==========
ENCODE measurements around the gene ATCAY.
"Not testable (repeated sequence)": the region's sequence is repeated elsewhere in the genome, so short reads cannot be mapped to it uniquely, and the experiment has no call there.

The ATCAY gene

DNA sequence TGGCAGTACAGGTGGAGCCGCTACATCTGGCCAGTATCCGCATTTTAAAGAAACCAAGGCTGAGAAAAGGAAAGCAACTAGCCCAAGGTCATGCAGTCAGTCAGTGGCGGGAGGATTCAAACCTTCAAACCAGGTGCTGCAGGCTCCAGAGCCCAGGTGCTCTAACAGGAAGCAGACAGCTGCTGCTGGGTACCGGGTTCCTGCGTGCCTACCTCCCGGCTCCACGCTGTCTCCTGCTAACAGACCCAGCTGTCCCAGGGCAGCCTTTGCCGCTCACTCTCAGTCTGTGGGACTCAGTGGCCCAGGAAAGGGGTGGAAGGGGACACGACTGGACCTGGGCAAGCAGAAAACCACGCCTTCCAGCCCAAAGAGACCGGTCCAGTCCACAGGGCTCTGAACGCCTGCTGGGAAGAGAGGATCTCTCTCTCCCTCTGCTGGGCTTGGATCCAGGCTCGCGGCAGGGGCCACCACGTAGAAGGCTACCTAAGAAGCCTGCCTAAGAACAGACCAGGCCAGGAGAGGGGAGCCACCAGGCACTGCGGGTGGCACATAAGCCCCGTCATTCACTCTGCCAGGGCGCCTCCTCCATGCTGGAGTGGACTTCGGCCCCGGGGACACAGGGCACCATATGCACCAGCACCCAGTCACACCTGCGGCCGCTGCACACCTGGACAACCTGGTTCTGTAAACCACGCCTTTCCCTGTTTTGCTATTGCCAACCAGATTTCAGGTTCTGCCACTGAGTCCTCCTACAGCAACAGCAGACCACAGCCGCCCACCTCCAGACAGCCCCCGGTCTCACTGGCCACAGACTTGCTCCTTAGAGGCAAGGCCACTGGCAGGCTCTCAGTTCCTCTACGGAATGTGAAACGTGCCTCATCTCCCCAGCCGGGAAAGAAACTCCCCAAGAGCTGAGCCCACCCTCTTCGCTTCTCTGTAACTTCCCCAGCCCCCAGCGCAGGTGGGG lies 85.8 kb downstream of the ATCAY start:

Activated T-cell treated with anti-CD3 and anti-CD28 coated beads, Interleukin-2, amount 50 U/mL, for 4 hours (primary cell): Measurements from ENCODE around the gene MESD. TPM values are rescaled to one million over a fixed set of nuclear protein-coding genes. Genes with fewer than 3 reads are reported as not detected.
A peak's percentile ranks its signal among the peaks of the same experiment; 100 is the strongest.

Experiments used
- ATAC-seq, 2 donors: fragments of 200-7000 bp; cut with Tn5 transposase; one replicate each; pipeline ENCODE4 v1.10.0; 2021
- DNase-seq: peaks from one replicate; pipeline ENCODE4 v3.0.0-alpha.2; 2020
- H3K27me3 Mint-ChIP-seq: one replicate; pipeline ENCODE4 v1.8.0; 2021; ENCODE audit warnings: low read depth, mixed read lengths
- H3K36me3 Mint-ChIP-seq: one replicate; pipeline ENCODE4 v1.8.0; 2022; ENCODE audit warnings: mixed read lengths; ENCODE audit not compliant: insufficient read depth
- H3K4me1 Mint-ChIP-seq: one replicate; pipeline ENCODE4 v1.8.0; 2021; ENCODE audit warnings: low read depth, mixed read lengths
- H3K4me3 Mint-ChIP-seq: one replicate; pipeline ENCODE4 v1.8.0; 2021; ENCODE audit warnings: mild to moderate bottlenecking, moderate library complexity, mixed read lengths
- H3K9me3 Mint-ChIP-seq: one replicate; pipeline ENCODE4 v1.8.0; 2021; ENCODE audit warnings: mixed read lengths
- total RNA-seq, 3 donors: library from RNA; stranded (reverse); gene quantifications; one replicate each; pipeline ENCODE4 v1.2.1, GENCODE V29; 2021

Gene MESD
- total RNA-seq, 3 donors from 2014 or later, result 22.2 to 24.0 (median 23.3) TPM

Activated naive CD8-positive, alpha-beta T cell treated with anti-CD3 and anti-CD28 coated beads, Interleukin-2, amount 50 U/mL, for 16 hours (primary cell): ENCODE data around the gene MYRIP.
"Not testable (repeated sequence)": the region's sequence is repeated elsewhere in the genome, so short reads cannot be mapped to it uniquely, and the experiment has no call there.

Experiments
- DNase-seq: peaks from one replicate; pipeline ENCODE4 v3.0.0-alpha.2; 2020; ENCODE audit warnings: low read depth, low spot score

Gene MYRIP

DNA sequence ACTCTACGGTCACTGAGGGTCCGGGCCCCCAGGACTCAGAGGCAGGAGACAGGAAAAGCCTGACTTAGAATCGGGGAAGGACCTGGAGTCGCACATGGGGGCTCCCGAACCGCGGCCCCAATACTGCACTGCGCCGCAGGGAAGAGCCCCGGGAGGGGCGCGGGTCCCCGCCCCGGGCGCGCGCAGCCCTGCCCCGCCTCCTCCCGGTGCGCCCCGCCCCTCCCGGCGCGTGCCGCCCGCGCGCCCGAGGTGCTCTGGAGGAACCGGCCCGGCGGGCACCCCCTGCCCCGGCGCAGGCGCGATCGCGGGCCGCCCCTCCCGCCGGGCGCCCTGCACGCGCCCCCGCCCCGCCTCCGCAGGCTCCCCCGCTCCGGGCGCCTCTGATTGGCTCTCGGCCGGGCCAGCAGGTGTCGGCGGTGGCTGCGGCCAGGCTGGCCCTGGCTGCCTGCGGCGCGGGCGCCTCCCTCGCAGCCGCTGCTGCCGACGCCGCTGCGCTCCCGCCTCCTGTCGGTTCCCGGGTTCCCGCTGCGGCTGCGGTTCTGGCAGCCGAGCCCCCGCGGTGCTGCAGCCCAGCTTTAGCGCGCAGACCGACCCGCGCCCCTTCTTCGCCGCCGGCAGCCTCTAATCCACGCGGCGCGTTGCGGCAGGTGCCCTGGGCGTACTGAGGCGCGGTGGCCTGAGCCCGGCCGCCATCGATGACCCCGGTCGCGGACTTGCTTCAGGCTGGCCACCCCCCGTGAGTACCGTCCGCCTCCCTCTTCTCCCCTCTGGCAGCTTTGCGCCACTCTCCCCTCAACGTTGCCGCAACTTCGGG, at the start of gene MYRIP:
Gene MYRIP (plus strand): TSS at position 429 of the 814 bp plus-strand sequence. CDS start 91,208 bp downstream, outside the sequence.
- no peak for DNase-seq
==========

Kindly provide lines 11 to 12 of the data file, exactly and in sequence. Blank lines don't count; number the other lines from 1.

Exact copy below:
- H3K36me3 Mint-ChIP-seq: one replicate; pipeline ENCODE4 v1.8.0; 2022; ENCODE audit warnings: mixed read lengths; ENCODE audit not compliant: insufficient read depth
- H3K4me1 Mint-ChIP-seq: one replicate; pipeline ENCODE4 v1.8.0; 2021; ENCODE audit warnings: low read depth, mixed read lengths